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New Czech Government Awaits Presidential Nod; Then What?

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New Czech Government Awaits Presidential Nod; Then What?

Keeping the show on the road

However, once these urgent issues are out of the way, likely within a couple of years in office, the danger is that the divisions between the five parties will start to emerge – albeit, the weakness of the Pirates, which won only four seats at the election, may help to keep a lid on the problems.

“It’s really more of a case of ‘when’ rather than ‘if’ some of these difficult issues come up to challenge the coalition after a while,” says Faktor.

While Fiala has surpressed it, ODS has a staunchly eurosceptic wing. Yet Top 09 and the Pirates are keen advocates of adopting the euro. It seems likely that a compromise would see some preparations for the single currency, even if there’s little chance that the euro will replace the koruna in the next four years.

As the two junior parties start to mull their prospects for the next scheduled vote in 2025, it’s possible they’ll also think about knocking heads with the KDU-CSL and ODS over social issues such as gay marriage.

Meanwhile, the new government’s approach to the EU’s Green Deal and the energy transition is likely to be highly disappointing for the more liberal parties in the coalition, analysts suggest. While the style will change, with Babis’s bitter rhetoric against Brussels’ climate efforts condemned to the past, most predict that action will be limited and business will largely dictate policy as usual, save for a little progress in agriculture.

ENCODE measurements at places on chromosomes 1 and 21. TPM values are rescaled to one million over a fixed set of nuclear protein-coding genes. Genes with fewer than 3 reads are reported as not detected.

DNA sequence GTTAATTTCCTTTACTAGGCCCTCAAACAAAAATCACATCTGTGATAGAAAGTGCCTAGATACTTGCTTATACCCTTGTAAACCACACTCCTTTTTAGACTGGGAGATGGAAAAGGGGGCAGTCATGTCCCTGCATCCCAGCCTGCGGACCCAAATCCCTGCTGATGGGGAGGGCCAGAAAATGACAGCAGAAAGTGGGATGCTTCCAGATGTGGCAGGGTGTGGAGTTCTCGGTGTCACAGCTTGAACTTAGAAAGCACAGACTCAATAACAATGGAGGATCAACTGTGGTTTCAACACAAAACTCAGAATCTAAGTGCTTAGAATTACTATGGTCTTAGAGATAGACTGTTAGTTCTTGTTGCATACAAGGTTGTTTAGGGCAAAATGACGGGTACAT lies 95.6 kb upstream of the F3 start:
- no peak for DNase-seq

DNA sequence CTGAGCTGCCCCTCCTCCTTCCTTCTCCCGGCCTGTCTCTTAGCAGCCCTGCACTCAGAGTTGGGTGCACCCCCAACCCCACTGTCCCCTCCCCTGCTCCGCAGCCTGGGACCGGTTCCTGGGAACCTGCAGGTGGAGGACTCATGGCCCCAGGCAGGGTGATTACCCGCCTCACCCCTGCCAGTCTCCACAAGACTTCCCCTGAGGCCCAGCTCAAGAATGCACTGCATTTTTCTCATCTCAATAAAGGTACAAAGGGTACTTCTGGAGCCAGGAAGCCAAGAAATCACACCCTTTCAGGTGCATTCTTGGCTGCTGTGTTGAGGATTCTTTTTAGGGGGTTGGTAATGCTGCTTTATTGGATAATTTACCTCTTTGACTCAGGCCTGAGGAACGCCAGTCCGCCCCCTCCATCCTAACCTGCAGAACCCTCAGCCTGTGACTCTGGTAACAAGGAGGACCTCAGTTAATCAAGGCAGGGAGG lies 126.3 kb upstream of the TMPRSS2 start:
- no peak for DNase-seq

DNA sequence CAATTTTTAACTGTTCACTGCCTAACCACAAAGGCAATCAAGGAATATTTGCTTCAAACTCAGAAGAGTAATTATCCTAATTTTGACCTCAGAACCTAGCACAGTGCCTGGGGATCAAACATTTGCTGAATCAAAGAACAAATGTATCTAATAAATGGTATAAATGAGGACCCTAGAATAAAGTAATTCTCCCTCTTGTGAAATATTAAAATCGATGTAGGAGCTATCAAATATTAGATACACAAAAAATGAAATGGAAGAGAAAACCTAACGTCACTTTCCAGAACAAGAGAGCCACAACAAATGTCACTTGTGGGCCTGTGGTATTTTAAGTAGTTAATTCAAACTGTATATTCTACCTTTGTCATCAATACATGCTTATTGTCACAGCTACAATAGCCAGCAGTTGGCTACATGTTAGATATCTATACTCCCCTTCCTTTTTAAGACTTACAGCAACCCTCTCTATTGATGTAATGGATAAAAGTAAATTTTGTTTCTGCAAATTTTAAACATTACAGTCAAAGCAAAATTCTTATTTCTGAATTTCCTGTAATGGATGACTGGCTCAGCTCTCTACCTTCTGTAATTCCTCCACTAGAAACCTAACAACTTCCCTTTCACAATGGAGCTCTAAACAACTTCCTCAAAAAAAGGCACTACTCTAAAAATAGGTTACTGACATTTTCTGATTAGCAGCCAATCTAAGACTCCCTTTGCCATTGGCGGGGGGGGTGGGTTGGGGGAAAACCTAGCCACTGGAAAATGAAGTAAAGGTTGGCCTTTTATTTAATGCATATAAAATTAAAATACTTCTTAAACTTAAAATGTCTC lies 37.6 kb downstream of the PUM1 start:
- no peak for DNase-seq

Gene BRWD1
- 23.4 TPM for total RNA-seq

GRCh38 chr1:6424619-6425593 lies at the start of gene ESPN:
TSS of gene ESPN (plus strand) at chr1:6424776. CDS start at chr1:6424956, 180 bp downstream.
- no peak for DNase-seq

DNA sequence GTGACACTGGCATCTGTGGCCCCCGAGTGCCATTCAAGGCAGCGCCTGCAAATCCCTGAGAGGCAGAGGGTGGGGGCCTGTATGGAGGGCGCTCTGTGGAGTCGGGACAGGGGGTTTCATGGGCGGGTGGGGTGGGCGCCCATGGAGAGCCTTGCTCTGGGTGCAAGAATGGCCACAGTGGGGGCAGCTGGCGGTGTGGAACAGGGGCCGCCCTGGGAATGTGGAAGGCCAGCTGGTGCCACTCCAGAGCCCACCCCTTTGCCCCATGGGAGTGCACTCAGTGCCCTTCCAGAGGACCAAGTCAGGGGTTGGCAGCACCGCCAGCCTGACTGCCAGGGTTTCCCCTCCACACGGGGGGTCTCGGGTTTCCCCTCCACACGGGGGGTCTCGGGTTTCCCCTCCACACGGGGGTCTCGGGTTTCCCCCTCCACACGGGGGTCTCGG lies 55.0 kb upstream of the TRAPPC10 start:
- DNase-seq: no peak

All of which has few betting on the new government’s future. “It doesn’t look very stable,” says Kopecek. “It’s very unclear if this cabinet will survive a whole term.”

That suggests that long-term priorities, which include desperately needed educational and pension reform as well as the digitalisation of the state, will be tricky to achieve.

Keeping these divisions on ice will depend crucially on Fiala, as the leader of both the cabinet and the party that is strongest and furthest right of the coalition.

The former university professor performed admirably during the election campaign to banish potentially problematic issues and keep the anti-Babis bandwagon on the road. Yet whether he can retain his carefully crafted image as the voice of reason in Czech politics when he’s in the hot seat remains to be seen.

On the one hand, Fiala is understood to hold staunchly conservative social views that could see him clash with coalition and EU partners. But at the same time, relatively little is really known about his private life or views, despite his having led ODS since 2014.

“He is very conservative, but definitely not strongly eurosceptic,” asserts Kopecek. “He wants to be very active towards Brussels and definitely does not want to go same way as [Polish PiS leader Jaroslaw] Kaczynski or Orban.”

“Overall, he’s a very good mediator who can do a lot to keep the government together,” the analysts concludes.

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